- Type of disability and worker characteristics (gender, age, etc.) N=10. Barrier salience was strong. Discrimination was most likely to occur in the candidate selection processes of decision-making and recruitment, followed by a lack of planning, and the lack of belief about the person with the type of disability in being able to work now or in the long term (retention). The most common type of disability cited as a barrier and reason not to hire or select was that of persons with mental health challenges, noted in 6 of 10 articles.
- Stereotyping (by society or by managers and health professionals) N=7. Barrier salience was strong. Stereotyping was associated with discrimination in the planning and candidate selection – decision-making processes. Societal viewpoints shape the beliefs of many managers or those in supervisory positions that persons with disabilities cannot work or are poor performers. Thus the need to plan for hiring is not viewed as necessary by some employers. However, in the hiring selection processes viewpoints about persons with disabilities can also contribute to discrimination. Interestingly, this view was shared across agency and employer articles indicating that it is still encountered and prevalent in considering the hiring of persons with disabilities.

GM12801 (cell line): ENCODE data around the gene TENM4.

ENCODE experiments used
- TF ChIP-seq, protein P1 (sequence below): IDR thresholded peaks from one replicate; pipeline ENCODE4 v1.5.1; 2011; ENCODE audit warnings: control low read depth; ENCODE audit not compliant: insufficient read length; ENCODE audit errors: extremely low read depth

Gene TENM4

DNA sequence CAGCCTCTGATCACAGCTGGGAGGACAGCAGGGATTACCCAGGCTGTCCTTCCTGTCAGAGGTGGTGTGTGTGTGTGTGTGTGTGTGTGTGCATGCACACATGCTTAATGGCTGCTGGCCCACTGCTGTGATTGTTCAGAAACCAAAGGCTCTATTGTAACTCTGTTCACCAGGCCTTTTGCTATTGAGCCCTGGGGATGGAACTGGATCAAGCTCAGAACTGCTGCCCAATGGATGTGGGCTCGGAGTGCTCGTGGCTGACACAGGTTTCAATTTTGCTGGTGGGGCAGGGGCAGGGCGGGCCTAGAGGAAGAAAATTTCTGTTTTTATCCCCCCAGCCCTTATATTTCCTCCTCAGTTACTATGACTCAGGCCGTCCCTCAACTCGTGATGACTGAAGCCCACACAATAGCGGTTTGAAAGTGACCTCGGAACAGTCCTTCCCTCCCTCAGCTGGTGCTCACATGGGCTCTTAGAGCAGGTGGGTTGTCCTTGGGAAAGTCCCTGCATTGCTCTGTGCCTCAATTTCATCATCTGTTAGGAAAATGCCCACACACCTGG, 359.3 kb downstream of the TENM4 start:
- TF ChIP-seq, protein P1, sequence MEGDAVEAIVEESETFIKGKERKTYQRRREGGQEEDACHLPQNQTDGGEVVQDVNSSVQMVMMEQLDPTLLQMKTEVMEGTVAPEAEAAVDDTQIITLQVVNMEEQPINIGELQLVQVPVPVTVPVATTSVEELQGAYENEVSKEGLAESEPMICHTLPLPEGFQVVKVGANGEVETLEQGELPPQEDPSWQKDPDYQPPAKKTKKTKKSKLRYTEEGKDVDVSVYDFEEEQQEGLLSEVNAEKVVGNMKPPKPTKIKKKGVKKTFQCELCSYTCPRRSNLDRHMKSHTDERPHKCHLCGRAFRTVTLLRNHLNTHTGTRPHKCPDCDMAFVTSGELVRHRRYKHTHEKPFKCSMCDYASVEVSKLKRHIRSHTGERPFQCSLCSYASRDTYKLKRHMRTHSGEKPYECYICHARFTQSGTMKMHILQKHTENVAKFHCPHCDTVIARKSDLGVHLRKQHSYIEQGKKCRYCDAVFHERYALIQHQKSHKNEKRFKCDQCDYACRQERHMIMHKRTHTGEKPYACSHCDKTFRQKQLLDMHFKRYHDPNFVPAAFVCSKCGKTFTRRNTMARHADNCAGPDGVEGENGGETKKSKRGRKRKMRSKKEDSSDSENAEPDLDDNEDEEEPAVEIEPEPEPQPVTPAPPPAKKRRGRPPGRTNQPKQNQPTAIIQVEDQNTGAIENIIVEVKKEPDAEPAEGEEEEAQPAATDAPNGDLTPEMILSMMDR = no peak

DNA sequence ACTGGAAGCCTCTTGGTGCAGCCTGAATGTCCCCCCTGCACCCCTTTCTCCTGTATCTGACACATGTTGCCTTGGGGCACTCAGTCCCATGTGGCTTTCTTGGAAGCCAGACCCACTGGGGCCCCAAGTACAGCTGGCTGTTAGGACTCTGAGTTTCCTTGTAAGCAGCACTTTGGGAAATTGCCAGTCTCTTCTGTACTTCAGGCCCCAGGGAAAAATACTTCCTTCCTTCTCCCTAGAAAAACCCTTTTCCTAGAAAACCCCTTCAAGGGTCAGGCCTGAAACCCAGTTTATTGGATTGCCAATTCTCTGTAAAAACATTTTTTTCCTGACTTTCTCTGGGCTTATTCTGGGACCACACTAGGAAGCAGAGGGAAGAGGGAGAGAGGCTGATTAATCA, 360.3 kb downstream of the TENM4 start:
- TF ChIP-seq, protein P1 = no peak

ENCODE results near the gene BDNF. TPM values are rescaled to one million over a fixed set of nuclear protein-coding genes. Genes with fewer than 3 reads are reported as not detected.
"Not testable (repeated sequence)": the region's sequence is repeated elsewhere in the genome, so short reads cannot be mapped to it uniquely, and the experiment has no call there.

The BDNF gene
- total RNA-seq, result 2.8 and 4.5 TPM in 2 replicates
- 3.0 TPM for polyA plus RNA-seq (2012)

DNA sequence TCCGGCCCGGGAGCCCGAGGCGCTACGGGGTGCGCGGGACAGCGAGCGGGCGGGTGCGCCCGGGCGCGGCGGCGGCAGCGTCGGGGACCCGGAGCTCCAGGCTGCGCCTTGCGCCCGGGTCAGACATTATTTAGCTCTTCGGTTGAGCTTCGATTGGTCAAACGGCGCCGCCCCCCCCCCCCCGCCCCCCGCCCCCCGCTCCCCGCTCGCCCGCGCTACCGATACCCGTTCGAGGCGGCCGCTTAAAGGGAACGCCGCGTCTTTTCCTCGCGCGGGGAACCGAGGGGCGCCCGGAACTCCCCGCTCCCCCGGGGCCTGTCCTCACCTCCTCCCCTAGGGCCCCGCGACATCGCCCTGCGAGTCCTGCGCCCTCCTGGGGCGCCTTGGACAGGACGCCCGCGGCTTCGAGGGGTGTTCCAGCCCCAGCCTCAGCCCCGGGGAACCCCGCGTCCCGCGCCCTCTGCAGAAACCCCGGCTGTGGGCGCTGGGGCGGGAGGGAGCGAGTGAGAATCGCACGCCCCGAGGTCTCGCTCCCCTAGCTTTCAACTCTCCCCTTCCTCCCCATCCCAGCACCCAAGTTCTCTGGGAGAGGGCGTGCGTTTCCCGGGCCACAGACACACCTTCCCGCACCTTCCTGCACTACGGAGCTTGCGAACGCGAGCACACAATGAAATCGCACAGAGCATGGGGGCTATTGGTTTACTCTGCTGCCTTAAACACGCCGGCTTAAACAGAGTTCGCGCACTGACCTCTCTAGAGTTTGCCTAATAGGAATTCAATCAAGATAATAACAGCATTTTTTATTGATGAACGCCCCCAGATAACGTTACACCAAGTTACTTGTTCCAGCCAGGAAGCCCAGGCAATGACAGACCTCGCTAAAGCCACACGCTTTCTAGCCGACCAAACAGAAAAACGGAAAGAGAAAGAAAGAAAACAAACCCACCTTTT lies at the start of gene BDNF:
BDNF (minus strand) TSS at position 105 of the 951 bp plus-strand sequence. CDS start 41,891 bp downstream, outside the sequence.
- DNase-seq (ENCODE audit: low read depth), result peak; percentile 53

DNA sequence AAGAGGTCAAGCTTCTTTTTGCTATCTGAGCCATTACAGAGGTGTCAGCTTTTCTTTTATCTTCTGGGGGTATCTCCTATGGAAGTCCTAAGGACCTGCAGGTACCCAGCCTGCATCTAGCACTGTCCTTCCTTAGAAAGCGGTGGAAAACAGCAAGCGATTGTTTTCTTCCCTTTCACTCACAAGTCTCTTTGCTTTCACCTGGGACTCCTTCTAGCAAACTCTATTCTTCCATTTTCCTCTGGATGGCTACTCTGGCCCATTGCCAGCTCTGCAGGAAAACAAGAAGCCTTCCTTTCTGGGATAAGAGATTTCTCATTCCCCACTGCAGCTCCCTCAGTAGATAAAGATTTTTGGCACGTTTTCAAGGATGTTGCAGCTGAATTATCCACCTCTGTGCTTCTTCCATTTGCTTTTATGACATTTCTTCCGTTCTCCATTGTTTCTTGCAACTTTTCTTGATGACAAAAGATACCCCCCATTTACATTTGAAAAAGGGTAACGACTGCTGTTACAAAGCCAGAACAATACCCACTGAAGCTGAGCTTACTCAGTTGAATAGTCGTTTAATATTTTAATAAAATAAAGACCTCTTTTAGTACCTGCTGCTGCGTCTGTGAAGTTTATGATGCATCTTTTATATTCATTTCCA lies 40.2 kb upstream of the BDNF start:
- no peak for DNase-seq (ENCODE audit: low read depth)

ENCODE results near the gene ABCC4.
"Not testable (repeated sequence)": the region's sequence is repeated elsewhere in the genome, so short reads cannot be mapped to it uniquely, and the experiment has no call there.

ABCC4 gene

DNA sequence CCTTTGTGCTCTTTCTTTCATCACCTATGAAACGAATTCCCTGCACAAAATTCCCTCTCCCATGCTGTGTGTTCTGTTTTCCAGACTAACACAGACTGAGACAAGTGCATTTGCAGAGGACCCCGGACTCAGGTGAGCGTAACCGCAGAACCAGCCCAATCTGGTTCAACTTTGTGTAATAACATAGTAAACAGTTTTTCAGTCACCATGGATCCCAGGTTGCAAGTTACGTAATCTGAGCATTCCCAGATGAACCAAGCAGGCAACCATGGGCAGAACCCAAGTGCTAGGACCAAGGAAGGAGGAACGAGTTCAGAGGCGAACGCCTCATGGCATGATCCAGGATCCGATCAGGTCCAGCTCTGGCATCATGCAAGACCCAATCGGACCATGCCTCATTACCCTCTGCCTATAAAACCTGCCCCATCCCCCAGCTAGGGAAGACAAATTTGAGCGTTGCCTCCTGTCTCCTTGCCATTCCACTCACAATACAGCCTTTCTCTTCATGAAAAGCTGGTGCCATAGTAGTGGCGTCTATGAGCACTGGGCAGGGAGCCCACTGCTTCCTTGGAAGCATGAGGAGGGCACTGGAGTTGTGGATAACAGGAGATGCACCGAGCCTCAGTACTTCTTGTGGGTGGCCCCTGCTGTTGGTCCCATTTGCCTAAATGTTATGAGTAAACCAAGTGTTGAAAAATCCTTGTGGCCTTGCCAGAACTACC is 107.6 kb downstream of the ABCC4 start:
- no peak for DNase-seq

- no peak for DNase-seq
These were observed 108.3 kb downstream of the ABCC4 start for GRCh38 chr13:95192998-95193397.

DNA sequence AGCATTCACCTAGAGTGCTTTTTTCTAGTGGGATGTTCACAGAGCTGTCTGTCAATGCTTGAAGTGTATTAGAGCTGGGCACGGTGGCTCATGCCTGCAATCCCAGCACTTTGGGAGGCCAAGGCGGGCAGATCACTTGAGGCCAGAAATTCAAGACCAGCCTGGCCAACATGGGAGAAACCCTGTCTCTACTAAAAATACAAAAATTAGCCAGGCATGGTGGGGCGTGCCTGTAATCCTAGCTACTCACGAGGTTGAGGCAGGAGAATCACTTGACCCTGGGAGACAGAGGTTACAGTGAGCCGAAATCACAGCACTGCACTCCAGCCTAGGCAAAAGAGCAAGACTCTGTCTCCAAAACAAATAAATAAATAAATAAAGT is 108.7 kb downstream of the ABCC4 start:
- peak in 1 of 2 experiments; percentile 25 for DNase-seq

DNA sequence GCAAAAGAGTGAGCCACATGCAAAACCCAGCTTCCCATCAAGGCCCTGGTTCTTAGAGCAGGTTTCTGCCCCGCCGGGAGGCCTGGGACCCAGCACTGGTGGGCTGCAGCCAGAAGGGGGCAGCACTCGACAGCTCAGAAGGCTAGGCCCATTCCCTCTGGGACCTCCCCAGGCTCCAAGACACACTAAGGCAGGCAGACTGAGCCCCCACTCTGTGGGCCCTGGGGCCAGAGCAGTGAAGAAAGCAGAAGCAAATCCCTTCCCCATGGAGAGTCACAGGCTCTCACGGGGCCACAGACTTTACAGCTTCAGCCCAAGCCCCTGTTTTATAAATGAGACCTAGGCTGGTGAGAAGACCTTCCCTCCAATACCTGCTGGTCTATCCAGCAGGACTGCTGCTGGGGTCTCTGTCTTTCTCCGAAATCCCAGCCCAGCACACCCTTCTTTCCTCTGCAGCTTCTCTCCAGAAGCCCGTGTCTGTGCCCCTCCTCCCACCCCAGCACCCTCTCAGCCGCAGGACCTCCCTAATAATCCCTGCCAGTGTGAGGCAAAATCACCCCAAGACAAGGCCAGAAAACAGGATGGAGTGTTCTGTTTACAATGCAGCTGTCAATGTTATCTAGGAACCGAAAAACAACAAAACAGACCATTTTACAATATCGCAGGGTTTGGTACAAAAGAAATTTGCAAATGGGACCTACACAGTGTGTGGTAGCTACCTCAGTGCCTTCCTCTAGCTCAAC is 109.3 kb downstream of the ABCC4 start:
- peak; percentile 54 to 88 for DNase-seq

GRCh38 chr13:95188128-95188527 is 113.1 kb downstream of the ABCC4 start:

- Disclosure of health information and disability N=4.Barrier salience was moderate. The issues of discrimination occur during recruitment, the interview and in the decision making stage. Of note is that disclosure of mental health and epilepsy were each highlighted with specific challenges for persons with non-visible disabilities. Thus, the discrimination tends to take place at the point of disclosure or sharing of health information. Employers suggest that one of the challenges for them is in collecting the health and disability information on forms. For persons with disabilities the fear of disclosure persists – not knowing if they should or should not fill in health information, or if they should be honest or notabout disclosing or when to disclose in the interview process. Employers indicate that they prefer information to be revealed early in the interview process as this assists them in judging the ‘soft’ skills relevant to hiring a person with a disability. However, the study outcomes on when disclosure should occur are mixed – some studies indicate that employers are more favourable towards hiring when information is disclosed early in the process but this issue was not consistently explored in the literature.
- Performance safety concerns N=3.Barrier salience was moderate. Discrimination occurs in planning and decision-making. If employers hold the belief about safety concerns it may preclude the need for planning to hire persons with disabilities and if during decision-making they have concerns about safety they will avoid selecting persons with disabilities.